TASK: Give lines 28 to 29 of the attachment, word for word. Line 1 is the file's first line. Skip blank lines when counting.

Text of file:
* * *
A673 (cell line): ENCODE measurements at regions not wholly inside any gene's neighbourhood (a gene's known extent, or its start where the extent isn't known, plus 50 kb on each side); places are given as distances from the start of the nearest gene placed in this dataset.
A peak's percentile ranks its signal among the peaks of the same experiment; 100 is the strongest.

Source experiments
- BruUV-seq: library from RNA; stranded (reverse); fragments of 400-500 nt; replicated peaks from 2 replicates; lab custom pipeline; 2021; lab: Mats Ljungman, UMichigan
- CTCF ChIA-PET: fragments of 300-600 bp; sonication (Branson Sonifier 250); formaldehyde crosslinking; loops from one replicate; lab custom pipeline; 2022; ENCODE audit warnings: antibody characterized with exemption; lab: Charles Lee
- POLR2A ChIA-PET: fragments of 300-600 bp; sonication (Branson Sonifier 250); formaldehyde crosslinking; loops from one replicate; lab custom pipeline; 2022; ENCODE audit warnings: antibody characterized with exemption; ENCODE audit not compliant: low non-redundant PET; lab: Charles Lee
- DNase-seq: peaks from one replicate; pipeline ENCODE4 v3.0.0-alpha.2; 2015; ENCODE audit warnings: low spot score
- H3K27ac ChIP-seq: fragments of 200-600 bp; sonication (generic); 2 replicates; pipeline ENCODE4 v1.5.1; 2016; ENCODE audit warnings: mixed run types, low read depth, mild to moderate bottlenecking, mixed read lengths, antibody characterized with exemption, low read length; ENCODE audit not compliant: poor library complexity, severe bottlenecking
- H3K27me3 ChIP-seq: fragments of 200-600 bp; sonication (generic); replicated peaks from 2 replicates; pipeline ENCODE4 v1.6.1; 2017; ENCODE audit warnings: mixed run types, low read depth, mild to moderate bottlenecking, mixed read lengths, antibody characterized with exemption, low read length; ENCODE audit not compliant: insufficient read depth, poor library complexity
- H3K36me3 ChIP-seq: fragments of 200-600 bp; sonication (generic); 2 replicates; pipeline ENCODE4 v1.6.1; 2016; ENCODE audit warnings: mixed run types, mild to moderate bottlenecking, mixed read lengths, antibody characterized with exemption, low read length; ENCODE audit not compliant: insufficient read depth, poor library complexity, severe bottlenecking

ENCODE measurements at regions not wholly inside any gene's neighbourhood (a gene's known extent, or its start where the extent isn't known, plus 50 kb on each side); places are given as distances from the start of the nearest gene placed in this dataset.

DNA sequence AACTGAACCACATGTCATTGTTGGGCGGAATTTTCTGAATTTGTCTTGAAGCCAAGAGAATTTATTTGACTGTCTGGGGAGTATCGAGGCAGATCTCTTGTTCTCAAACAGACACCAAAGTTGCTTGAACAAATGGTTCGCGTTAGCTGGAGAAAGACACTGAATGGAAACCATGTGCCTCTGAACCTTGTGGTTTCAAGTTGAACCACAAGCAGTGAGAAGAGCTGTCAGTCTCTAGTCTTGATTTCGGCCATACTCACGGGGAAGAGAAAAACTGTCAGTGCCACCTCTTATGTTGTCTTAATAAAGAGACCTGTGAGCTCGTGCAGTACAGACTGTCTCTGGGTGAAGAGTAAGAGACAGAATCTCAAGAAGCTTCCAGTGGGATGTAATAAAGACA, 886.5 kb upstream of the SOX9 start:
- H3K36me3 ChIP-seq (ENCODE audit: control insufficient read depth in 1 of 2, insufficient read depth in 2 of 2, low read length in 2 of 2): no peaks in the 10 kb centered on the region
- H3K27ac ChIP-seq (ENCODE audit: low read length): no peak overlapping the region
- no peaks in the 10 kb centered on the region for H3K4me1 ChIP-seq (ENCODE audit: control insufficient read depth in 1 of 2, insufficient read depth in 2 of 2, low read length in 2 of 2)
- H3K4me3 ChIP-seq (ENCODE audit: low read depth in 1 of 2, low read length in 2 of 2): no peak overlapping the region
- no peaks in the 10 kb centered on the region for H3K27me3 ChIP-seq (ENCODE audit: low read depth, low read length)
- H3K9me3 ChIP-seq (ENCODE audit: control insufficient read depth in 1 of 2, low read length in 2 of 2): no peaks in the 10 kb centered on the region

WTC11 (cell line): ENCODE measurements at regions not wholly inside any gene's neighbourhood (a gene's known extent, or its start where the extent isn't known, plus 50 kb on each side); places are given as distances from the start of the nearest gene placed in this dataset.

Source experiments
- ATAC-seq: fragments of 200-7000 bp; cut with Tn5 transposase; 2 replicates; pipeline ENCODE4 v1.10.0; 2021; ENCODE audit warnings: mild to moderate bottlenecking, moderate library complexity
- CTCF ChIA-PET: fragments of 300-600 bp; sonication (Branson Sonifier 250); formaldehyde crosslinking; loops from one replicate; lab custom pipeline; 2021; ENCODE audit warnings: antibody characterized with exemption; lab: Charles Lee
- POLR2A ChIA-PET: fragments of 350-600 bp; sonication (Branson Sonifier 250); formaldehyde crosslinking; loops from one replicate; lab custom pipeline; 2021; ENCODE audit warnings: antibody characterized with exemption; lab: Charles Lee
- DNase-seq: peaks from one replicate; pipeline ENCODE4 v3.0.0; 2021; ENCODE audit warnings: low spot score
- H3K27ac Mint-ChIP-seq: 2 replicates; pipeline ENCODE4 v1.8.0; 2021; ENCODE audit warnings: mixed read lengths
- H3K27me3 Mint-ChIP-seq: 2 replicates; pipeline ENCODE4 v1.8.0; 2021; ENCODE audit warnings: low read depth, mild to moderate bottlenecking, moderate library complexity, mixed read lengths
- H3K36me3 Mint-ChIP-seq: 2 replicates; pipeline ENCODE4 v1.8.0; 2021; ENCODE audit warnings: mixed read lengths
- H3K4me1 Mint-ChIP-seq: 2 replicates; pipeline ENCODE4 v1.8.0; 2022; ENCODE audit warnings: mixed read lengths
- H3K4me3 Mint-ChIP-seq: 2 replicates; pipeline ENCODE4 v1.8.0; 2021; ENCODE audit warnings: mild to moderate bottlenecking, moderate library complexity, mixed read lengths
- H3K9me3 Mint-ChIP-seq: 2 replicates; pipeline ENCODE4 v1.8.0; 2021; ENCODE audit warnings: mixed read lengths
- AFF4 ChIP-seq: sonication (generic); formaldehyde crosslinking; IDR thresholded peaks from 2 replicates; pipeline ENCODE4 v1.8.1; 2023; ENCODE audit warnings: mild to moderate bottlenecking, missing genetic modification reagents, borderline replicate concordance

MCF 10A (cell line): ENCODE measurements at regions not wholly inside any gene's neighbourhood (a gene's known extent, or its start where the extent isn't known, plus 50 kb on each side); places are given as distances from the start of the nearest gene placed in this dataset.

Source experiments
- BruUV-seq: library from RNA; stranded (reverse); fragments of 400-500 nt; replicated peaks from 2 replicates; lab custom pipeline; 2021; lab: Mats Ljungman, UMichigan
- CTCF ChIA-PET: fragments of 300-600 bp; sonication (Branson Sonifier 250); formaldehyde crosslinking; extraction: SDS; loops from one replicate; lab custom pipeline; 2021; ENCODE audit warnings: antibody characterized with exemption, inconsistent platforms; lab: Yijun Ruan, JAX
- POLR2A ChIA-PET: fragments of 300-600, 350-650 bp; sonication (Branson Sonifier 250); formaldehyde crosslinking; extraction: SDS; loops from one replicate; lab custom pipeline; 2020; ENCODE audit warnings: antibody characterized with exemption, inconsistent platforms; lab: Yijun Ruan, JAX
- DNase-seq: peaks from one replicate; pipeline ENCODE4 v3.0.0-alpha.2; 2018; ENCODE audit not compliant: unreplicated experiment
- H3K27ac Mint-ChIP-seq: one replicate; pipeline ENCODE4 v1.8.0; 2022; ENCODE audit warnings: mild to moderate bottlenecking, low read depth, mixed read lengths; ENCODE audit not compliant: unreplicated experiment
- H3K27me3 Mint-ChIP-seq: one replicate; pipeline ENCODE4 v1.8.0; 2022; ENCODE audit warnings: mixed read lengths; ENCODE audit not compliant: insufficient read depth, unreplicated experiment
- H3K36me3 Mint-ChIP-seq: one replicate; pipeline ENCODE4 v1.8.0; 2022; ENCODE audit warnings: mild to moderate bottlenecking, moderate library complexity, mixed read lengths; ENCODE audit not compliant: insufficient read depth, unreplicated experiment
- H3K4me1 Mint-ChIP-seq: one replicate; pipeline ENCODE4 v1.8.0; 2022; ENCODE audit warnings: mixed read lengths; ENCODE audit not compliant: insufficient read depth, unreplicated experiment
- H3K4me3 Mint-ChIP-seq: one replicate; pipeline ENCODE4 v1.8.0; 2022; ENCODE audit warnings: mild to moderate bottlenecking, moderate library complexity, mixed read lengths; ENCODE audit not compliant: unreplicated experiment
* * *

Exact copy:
- H3K4me1 Mint-ChIP-seq: 2 replicates; pipeline ENCODE4 v1.8.0; 2022; ENCODE audit warnings: mixed read lengths
- H3K4me3 Mint-ChIP-seq: 2 replicates; pipeline ENCODE4 v1.8.0; 2021; ENCODE audit warnings: mild to moderate bottlenecking, moderate library complexity, mixed read lengths